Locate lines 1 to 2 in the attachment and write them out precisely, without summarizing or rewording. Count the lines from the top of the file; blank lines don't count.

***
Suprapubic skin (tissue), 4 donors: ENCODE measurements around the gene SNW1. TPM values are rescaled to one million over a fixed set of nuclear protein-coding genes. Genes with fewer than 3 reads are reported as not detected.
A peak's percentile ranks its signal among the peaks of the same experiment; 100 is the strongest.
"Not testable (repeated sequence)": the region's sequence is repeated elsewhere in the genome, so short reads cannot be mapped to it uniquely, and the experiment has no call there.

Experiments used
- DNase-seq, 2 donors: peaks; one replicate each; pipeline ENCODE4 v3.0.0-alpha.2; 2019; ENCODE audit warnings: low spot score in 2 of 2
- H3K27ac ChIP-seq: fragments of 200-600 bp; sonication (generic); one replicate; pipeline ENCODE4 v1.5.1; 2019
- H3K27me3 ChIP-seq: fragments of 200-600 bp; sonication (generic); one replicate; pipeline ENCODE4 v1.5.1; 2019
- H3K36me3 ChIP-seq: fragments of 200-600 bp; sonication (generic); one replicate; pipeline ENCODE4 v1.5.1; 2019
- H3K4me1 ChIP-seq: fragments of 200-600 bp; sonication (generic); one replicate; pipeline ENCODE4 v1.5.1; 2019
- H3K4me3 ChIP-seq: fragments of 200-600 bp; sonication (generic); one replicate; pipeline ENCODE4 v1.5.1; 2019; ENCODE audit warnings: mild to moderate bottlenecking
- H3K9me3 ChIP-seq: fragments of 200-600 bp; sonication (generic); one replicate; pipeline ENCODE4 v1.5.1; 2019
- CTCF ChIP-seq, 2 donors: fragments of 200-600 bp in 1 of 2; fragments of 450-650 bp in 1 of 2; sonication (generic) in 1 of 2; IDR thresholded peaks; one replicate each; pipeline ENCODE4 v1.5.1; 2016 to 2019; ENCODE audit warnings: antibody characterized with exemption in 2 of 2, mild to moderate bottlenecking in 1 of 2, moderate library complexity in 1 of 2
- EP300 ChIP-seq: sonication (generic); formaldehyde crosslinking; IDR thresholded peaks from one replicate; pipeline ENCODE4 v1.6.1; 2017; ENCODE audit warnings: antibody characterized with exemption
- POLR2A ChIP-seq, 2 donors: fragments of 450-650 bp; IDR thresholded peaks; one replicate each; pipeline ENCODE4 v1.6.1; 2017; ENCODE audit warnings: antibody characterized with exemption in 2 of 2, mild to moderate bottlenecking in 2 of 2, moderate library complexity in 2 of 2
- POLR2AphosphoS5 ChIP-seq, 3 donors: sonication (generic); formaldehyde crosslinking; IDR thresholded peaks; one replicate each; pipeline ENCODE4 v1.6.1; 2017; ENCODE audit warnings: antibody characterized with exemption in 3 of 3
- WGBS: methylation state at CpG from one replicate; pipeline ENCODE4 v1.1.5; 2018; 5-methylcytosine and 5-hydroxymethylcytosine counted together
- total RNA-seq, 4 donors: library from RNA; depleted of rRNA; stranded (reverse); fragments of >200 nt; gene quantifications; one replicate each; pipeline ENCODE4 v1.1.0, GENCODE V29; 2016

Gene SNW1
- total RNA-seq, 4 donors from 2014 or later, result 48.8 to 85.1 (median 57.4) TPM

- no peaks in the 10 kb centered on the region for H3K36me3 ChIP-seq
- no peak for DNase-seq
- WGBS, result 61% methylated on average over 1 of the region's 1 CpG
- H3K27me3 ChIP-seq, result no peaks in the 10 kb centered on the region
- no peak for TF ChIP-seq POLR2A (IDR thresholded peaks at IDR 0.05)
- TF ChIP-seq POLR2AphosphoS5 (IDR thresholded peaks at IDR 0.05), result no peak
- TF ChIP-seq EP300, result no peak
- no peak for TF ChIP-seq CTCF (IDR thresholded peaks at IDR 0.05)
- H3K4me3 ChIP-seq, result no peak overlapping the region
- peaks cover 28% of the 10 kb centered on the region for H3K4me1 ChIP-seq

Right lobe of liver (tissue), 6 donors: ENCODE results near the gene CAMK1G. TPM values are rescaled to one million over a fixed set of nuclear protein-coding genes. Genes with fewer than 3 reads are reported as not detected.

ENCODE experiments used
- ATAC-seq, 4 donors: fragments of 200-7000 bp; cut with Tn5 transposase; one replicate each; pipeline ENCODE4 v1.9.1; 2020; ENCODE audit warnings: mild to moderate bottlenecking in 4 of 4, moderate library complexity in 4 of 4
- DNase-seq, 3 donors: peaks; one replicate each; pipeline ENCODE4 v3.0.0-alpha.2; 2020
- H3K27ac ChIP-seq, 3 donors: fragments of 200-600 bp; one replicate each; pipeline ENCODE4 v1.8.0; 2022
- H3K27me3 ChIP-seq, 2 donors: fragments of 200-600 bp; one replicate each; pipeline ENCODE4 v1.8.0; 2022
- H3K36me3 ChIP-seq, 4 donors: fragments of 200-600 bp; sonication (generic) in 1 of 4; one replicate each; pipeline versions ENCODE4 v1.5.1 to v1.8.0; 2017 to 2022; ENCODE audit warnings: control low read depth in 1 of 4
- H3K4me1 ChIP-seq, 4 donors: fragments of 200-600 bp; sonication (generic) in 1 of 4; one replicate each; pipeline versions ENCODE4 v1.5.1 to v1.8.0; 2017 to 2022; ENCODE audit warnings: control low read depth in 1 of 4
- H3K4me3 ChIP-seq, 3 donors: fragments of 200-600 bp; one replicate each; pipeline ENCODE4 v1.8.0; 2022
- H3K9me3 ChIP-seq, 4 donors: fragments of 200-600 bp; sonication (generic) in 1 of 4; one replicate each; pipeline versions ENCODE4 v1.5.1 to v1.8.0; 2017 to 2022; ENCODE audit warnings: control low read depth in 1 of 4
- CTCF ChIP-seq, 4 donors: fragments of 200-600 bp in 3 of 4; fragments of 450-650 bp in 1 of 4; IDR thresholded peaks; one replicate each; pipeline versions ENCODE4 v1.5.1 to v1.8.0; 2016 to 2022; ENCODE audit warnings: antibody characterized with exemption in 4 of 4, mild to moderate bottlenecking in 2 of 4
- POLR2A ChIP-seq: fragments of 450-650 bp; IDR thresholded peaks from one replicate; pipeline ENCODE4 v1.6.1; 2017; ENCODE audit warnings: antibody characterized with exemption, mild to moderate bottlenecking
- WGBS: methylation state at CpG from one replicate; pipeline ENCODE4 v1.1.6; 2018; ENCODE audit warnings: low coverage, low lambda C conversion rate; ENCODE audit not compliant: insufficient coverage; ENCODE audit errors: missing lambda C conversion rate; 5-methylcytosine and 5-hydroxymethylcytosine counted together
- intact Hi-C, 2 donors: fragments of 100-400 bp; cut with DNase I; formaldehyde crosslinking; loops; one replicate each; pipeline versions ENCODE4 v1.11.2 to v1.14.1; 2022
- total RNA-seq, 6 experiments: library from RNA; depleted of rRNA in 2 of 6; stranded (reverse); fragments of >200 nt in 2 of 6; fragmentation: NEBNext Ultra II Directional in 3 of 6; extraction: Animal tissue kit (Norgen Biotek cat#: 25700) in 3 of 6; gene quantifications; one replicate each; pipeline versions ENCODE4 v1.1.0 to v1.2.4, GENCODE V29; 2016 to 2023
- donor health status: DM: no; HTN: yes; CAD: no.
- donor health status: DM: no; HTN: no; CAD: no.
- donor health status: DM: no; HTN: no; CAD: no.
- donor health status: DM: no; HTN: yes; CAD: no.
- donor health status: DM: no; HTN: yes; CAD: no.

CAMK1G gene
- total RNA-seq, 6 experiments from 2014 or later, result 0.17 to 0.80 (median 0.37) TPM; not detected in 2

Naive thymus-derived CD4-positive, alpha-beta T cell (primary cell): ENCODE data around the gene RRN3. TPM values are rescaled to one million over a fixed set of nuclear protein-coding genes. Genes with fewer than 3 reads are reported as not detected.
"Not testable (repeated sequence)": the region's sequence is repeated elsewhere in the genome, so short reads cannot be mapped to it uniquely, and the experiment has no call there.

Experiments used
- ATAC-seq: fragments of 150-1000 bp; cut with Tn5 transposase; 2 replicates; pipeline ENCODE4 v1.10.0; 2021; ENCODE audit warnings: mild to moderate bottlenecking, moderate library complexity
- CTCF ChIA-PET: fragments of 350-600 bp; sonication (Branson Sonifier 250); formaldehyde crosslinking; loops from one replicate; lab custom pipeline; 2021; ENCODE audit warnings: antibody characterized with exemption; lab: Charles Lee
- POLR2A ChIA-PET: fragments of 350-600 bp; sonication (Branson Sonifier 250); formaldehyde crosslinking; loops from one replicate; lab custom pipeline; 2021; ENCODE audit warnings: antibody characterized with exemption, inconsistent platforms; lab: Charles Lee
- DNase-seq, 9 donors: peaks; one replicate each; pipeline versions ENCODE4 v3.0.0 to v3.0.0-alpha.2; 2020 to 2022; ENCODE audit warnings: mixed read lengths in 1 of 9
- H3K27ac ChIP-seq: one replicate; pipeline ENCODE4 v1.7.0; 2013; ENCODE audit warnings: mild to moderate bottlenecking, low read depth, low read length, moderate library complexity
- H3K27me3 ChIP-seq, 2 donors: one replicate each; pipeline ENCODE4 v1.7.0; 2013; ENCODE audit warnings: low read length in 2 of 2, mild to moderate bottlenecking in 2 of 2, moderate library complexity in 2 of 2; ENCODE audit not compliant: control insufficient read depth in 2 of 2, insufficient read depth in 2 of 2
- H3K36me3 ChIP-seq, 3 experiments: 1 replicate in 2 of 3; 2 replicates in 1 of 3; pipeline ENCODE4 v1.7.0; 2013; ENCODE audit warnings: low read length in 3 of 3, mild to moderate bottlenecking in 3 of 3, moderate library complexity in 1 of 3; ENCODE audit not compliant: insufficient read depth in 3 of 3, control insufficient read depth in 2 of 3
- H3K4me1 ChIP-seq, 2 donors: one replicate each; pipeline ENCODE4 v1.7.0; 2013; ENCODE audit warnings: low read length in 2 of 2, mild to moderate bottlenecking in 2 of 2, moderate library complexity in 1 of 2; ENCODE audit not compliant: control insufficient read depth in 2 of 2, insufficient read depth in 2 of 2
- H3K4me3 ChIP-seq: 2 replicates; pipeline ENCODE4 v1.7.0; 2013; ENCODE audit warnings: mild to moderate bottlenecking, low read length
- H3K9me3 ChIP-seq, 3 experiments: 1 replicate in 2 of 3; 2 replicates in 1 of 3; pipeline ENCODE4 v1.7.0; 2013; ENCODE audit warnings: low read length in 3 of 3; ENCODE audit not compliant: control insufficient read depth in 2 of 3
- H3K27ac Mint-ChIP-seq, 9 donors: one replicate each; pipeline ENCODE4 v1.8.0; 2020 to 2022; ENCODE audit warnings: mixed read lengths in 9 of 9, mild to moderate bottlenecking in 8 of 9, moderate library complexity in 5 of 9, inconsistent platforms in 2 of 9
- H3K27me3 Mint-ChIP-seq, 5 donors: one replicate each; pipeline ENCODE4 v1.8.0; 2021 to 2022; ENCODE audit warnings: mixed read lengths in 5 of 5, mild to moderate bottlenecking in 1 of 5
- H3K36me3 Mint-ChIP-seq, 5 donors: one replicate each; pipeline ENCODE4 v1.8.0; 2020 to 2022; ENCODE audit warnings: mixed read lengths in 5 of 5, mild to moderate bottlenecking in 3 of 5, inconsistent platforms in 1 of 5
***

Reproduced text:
Suprapubic skin (tissue), 4 donors: ENCODE measurements around the gene SNW1. TPM values are rescaled to one million over a fixed set of nuclear protein-coding genes. Genes with fewer than 3 reads are reported as not detected.
A peak's percentile ranks its signal among the peaks of the same experiment; 100 is the strongest.